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PostPosted: Mon 30 Oct 2017 4:46 am 
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Location: Baile Mhic Ghoilla Eoin, VA
Our man in Brussels wrote:
A less-important reason is that if I list every audio recording available on the internet, my helpful page will turn into one big scary list.

praise God that this is the problem and not the opposite!!! :) :)

if you post a link I am pretty confident I can tell you what dialect and whether it is a native speaker. and if I get it wrong I am 100% confident someone here will point it out ;-)

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PostPosted: Tue 07 Nov 2017 11:10 am 
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Location: 91 - France
I've just remembered this - I think I did post it up before somewhere here, but anyway you might find it useful.

www.corkchildcare.ie/documents/final_gaeilge.pdf

Treoirleabhar do thuismitheoirí - Ag tógail clainne le Gaeilge

There's also an English-language version of it available on-line as well.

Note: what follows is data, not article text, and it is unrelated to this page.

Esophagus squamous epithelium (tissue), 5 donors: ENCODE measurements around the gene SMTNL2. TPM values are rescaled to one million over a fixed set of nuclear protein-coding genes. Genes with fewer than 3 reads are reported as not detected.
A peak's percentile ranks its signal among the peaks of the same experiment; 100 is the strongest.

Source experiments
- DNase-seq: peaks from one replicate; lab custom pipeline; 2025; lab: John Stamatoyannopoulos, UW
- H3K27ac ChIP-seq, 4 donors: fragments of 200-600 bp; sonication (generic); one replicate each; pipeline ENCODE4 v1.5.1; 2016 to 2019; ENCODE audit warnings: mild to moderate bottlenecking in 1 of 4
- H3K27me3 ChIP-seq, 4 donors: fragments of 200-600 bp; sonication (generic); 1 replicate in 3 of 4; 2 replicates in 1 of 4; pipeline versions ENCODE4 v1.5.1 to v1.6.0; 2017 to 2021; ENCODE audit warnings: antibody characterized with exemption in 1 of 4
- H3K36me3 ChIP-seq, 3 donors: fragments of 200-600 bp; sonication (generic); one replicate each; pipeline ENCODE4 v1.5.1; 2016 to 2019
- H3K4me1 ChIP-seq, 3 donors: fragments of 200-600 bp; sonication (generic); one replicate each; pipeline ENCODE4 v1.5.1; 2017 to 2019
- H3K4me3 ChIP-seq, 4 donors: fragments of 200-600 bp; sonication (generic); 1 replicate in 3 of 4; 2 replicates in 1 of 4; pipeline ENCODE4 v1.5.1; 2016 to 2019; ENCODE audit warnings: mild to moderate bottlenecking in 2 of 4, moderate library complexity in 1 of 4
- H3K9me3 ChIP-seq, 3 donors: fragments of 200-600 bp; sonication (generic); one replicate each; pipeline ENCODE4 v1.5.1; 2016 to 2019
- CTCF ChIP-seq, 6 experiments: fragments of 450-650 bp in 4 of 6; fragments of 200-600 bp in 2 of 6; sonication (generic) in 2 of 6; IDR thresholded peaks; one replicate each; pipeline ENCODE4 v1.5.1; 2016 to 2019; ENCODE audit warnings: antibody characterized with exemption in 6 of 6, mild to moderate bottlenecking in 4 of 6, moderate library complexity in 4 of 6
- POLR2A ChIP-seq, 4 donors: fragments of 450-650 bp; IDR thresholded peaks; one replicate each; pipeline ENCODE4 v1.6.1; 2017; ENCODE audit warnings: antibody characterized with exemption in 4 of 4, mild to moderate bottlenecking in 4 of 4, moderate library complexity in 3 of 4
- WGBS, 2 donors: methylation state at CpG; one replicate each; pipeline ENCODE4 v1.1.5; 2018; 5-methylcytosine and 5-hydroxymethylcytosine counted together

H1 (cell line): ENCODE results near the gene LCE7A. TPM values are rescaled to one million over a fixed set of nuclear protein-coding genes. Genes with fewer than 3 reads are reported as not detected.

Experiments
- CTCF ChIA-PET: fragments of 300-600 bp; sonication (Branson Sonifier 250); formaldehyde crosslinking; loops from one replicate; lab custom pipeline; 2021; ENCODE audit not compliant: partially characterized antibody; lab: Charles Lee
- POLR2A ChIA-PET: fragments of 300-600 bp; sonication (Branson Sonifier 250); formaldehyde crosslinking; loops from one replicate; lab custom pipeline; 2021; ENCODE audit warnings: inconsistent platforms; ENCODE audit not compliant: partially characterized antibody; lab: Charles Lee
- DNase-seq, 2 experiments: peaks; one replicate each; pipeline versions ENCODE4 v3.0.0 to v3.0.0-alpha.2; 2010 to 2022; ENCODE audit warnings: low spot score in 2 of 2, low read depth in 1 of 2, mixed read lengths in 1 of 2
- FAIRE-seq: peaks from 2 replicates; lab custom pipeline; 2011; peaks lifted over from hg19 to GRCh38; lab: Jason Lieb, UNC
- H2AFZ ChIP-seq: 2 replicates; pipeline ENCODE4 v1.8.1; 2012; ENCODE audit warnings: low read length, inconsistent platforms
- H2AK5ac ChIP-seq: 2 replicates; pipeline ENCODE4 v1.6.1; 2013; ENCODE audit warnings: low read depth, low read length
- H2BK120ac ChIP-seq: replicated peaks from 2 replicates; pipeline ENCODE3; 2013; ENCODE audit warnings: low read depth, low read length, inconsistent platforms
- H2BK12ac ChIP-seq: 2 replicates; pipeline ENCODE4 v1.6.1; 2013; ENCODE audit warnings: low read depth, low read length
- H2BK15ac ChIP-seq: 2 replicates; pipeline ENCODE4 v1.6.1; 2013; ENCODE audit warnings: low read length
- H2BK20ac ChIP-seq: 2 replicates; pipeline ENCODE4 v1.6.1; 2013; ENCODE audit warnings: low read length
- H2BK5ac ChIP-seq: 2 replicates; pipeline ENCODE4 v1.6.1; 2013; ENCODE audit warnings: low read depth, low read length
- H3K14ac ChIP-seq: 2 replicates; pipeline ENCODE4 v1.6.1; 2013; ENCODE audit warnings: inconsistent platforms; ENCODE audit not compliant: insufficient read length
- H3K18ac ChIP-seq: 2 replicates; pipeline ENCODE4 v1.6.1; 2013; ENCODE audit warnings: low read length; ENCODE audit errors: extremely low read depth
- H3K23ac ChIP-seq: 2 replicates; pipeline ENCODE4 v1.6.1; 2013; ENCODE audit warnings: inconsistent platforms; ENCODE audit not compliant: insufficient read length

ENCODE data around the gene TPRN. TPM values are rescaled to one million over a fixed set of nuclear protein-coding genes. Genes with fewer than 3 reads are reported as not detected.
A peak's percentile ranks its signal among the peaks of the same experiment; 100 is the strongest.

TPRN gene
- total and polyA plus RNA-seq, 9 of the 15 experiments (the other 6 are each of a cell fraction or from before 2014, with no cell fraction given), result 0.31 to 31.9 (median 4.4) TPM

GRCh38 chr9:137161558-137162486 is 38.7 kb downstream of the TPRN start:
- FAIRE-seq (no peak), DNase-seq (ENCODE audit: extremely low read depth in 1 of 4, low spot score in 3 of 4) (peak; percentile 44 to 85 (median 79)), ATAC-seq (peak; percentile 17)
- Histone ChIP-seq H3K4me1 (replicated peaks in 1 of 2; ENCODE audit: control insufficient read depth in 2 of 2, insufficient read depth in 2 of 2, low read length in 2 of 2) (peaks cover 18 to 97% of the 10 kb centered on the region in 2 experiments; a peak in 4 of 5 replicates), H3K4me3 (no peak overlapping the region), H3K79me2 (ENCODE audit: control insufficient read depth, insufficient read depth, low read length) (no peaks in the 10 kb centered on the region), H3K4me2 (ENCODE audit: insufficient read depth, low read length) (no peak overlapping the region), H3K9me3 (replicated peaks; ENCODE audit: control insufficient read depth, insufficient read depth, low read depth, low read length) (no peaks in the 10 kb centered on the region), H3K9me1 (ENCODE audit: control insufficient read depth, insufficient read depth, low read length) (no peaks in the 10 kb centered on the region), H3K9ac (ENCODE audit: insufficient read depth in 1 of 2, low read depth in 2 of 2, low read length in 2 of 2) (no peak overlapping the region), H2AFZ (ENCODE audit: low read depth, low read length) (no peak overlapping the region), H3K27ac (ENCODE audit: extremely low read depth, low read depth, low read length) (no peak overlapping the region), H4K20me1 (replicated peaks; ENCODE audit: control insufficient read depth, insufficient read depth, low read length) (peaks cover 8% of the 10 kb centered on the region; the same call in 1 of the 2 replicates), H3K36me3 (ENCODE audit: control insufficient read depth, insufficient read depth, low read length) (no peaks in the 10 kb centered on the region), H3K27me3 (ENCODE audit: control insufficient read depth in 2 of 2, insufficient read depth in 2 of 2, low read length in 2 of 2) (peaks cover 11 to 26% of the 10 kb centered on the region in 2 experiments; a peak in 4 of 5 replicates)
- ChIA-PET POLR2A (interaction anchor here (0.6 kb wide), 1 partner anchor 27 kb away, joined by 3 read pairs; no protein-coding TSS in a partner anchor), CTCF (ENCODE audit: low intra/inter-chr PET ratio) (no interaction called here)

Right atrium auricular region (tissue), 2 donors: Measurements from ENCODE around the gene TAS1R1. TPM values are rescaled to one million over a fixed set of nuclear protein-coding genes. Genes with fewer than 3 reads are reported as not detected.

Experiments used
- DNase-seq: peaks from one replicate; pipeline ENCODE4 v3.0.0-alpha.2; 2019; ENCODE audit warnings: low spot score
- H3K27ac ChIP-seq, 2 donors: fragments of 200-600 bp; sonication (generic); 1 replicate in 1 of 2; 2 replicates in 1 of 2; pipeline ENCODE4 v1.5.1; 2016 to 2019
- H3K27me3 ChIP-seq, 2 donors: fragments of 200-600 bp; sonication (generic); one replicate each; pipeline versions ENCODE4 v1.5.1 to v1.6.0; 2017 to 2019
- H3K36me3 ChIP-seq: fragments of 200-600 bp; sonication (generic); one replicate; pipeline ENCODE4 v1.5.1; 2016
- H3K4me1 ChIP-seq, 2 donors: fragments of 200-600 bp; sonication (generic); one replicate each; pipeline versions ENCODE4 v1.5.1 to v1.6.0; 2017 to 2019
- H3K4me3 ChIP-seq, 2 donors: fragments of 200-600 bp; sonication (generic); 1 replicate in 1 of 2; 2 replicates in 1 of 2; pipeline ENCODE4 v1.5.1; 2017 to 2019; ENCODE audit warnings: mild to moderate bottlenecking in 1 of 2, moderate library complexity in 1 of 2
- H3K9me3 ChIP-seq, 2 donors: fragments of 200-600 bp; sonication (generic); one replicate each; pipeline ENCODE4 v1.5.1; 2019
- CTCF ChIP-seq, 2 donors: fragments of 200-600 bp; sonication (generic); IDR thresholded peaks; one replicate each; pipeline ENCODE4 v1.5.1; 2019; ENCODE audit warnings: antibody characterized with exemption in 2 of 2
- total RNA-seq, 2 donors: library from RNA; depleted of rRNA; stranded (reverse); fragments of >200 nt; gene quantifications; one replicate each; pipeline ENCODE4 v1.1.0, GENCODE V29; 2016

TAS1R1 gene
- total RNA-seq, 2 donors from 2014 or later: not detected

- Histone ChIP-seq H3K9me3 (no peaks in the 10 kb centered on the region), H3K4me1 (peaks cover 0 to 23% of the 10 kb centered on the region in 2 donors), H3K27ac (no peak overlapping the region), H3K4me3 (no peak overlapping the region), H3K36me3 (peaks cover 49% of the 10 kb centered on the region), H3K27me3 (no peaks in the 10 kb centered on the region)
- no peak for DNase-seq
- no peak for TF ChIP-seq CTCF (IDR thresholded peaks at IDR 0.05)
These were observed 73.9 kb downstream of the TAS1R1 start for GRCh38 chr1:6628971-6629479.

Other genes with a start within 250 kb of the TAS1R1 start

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PostPosted: Tue 07 Nov 2017 6:14 pm 
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Location: Brussels
franc 91 wrote:
http://www.corkchildcare.ie/documents/final_gaeilge.pdf

Page 34 addresses my situation of a non-native using Irish with children. Their advice is "Go on, you'll be grand".

The resources list at the end is good. It seems out of date but there are also shops and websites that I hadn't found before.

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PostPosted: Tue 07 Nov 2017 6:16 pm 
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Cúmhaí wrote:
if you post a link I am pretty confident I can tell you what dialect and whether it is a native speaker. and if I get it wrong I am 100% confident someone here will point it out ;-)

I'll be taking you up on this offer in the future!

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 Post subject: Update after 4 months
PostPosted: Sun 31 Dec 2017 1:09 am 
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So here's the scéal after 4 months of trying to simultaneously learn Irish (abroad) and teach it to a 2 year-old.